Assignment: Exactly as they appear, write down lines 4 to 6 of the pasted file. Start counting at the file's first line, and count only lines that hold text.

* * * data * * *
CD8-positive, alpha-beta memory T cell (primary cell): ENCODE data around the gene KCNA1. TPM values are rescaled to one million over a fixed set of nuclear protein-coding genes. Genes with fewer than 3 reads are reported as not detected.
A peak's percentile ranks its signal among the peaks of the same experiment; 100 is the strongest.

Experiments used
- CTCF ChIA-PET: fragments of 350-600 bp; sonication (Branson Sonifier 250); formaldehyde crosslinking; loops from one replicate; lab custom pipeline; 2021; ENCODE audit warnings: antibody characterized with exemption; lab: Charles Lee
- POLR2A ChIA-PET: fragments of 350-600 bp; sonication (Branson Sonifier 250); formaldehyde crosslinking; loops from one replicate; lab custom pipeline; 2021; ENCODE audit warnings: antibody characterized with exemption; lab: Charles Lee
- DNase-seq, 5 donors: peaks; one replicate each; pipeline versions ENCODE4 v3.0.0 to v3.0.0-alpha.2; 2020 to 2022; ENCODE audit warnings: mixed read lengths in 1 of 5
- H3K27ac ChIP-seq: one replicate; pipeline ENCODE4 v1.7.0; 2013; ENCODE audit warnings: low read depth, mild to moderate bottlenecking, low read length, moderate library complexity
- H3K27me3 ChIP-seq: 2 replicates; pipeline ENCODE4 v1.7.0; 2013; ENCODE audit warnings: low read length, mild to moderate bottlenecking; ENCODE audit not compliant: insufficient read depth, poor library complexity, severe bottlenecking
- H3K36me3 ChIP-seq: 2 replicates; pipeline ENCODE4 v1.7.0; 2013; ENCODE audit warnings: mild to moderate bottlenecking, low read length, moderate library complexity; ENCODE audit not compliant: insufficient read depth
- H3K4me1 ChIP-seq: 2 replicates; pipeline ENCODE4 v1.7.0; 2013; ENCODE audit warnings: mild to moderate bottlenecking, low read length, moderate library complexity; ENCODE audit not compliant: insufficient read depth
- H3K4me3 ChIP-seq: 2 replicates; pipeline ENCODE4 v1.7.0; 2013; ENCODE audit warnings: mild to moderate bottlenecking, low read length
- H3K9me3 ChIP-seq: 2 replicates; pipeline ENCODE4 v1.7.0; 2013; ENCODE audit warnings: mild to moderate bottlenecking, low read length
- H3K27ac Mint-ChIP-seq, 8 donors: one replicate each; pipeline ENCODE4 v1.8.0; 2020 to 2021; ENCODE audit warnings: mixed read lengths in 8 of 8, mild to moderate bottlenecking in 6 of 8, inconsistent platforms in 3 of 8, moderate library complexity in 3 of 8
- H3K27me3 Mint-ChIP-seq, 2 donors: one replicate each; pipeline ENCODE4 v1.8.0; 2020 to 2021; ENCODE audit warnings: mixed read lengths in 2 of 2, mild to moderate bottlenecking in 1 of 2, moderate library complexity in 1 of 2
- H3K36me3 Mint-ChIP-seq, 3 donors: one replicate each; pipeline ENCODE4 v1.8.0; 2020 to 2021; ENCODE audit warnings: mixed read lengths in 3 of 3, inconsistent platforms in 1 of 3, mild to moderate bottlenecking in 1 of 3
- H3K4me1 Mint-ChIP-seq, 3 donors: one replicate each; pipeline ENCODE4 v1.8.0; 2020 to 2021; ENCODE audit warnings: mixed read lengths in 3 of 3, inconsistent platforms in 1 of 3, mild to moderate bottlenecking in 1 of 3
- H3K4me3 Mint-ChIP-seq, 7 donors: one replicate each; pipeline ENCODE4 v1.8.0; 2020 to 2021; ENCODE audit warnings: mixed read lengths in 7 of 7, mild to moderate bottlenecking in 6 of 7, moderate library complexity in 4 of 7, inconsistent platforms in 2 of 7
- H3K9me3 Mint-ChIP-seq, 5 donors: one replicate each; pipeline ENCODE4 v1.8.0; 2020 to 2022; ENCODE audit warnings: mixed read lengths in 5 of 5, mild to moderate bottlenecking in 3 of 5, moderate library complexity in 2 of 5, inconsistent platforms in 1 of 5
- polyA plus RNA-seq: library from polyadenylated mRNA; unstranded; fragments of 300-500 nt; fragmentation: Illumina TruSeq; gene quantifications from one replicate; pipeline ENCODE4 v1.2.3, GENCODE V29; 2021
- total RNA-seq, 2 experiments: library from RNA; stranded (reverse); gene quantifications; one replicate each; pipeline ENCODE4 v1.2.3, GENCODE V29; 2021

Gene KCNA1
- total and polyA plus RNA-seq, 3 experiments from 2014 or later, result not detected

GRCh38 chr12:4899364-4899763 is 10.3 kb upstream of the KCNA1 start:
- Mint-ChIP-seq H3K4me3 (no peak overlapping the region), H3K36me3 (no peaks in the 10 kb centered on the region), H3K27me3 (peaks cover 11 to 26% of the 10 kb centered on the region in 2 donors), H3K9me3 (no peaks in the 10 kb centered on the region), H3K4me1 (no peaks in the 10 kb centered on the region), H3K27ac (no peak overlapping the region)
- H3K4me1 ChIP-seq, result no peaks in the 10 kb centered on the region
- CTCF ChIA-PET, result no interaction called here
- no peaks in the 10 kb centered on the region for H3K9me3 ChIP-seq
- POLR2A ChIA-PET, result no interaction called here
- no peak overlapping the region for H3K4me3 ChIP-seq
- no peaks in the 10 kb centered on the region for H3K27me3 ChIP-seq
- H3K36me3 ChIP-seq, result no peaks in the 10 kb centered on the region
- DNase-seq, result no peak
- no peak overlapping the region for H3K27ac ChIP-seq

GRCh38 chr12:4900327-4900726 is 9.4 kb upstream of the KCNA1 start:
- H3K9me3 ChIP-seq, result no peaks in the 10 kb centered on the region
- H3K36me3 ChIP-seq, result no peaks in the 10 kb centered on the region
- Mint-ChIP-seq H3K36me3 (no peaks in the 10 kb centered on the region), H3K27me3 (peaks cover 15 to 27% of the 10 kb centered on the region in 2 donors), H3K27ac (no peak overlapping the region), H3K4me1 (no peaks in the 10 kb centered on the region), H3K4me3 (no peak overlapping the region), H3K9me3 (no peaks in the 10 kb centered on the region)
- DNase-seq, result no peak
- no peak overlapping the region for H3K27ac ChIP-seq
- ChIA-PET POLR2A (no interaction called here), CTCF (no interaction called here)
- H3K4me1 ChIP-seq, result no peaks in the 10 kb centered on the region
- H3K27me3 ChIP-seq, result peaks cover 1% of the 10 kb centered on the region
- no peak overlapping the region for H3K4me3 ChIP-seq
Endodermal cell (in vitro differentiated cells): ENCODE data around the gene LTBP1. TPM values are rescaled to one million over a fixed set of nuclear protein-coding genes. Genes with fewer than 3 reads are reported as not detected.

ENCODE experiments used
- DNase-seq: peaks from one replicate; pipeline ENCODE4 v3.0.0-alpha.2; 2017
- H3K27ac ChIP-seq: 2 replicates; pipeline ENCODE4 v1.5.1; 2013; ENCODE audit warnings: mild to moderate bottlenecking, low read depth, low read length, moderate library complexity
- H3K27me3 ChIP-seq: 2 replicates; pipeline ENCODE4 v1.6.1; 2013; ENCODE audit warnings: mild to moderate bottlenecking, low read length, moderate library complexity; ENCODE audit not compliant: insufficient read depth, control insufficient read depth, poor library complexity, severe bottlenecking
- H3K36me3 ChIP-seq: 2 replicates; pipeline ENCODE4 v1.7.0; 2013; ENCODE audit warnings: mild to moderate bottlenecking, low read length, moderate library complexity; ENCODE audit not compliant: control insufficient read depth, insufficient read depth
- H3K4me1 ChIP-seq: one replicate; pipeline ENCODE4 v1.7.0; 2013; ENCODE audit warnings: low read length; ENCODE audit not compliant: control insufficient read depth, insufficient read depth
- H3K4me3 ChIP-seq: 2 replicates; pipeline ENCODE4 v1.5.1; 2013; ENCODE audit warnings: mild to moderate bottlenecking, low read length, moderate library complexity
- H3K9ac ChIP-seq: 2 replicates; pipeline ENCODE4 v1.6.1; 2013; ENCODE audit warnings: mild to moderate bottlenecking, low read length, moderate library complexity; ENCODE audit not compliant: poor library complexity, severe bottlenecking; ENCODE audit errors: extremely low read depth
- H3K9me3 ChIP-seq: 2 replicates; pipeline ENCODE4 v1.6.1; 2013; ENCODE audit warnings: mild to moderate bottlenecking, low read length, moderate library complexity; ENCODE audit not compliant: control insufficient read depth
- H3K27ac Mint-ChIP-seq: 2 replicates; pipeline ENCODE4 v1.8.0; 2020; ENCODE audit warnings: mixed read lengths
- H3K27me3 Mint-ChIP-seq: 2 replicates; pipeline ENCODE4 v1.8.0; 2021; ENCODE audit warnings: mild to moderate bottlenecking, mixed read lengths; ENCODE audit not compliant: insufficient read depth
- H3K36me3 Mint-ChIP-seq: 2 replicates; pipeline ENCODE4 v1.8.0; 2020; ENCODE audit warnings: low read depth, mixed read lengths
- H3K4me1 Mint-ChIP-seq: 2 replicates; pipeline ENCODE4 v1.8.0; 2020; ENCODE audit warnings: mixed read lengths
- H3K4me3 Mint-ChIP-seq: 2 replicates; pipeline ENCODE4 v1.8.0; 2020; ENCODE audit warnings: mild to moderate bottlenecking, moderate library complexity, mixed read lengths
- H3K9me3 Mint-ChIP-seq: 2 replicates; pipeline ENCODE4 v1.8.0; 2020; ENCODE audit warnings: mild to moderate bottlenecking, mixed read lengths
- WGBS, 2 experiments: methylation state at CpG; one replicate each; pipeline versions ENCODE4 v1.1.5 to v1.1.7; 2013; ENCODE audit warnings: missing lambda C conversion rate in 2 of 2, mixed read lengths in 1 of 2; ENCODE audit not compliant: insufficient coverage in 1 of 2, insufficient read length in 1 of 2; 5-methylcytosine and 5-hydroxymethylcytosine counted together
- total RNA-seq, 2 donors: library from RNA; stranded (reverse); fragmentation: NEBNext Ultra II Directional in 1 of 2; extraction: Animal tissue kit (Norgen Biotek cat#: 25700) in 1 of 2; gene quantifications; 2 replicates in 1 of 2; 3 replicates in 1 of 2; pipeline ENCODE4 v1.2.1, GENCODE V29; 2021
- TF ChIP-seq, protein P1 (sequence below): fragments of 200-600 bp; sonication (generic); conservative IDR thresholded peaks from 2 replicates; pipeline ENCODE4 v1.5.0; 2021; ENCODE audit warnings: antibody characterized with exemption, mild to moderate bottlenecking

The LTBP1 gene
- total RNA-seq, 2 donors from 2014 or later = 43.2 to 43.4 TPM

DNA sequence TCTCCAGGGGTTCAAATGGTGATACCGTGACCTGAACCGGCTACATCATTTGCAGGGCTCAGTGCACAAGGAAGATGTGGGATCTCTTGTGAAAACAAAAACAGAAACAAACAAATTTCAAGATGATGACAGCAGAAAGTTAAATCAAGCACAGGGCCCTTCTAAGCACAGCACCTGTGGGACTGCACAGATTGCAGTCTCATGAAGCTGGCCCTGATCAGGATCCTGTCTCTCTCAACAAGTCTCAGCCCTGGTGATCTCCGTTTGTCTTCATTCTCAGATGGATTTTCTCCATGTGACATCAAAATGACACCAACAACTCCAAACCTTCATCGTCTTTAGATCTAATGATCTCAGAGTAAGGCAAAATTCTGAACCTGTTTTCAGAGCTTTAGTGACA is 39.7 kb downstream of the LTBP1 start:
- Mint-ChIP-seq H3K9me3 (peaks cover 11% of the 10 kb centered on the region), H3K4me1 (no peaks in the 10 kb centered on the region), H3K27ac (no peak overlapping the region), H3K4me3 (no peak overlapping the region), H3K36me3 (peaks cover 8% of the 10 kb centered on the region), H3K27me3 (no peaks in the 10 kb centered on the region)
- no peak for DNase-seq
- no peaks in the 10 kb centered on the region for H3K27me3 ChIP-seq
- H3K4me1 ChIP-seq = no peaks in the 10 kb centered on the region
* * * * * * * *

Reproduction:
- CTCF ChIA-PET: fragments of 350-600 bp; sonication (Branson Sonifier 250); formaldehyde crosslinking; loops from one replicate; lab custom pipeline; 2021; ENCODE audit warnings: antibody characterized with exemption; lab: Charles Lee
- POLR2A ChIA-PET: fragments of 350-600 bp; sonication (Branson Sonifier 250); formaldehyde crosslinking; loops from one replicate; lab custom pipeline; 2021; ENCODE audit warnings: antibody characterized with exemption; lab: Charles Lee
- DNase-seq, 5 donors: peaks; one replicate each; pipeline versions ENCODE4 v3.0.0 to v3.0.0-alpha.2; 2020 to 2022; ENCODE audit warnings: mixed read lengths in 1 of 5